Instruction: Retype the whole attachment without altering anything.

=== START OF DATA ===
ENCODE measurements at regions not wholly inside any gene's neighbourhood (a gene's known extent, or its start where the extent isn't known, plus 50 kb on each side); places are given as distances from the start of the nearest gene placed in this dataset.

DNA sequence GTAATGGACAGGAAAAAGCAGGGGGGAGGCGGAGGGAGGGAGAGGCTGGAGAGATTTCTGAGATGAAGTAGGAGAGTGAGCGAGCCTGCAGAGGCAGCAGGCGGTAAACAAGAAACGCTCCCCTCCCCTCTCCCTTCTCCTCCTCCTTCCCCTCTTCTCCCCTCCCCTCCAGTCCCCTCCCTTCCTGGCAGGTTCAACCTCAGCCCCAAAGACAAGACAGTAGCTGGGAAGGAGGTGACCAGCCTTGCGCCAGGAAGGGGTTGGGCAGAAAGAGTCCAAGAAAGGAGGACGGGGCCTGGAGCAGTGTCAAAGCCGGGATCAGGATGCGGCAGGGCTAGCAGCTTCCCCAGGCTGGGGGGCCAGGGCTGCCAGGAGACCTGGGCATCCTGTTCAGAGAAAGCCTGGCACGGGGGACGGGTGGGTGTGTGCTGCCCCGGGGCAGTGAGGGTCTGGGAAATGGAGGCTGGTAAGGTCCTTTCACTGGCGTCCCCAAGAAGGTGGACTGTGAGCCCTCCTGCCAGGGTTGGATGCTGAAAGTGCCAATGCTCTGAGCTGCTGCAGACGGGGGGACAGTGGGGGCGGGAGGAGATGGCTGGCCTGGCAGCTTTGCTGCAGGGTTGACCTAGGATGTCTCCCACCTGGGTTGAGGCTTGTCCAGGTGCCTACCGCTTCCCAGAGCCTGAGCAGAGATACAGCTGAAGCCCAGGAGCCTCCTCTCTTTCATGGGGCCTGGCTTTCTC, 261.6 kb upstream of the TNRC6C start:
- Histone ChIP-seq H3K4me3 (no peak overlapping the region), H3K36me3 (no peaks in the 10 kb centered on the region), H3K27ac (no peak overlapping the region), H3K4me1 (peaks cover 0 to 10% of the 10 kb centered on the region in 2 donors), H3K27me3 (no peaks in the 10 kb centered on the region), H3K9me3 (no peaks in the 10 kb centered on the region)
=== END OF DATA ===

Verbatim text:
ENCODE measurements at regions not wholly inside any gene's neighbourhood (a gene's known extent, or its start where the extent isn't known, plus 50 kb on each side); places are given as distances from the start of the nearest gene placed in this dataset.

DNA sequence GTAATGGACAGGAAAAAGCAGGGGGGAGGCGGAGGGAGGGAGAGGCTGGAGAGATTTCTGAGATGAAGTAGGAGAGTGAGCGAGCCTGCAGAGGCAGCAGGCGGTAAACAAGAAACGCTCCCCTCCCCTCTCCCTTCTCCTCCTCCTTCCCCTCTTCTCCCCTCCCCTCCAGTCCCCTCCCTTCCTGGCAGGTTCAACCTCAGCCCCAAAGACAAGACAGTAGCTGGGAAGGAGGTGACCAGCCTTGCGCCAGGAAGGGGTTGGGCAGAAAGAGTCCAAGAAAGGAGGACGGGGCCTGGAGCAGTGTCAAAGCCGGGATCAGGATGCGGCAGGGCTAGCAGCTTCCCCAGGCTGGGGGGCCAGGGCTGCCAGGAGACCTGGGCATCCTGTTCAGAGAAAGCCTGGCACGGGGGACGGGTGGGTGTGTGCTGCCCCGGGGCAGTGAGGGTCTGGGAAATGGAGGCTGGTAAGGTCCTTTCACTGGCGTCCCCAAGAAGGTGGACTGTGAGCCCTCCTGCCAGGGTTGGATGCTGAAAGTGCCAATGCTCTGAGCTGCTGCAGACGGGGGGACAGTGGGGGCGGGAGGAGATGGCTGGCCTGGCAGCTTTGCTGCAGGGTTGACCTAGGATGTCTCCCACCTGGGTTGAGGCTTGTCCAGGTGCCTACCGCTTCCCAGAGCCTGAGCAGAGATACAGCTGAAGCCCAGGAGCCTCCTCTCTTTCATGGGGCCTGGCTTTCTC, 261.6 kb upstream of the TNRC6C start:
- Histone ChIP-seq H3K4me3 (no peak overlapping the region), H3K36me3 (no peaks in the 10 kb centered on the region), H3K27ac (no peak overlapping the region), H3K4me1 (peaks cover 0 to 10% of the 10 kb centered on the region in 2 donors), H3K27me3 (no peaks in the 10 kb centered on the region), H3K9me3 (no peaks in the 10 kb centered on the region)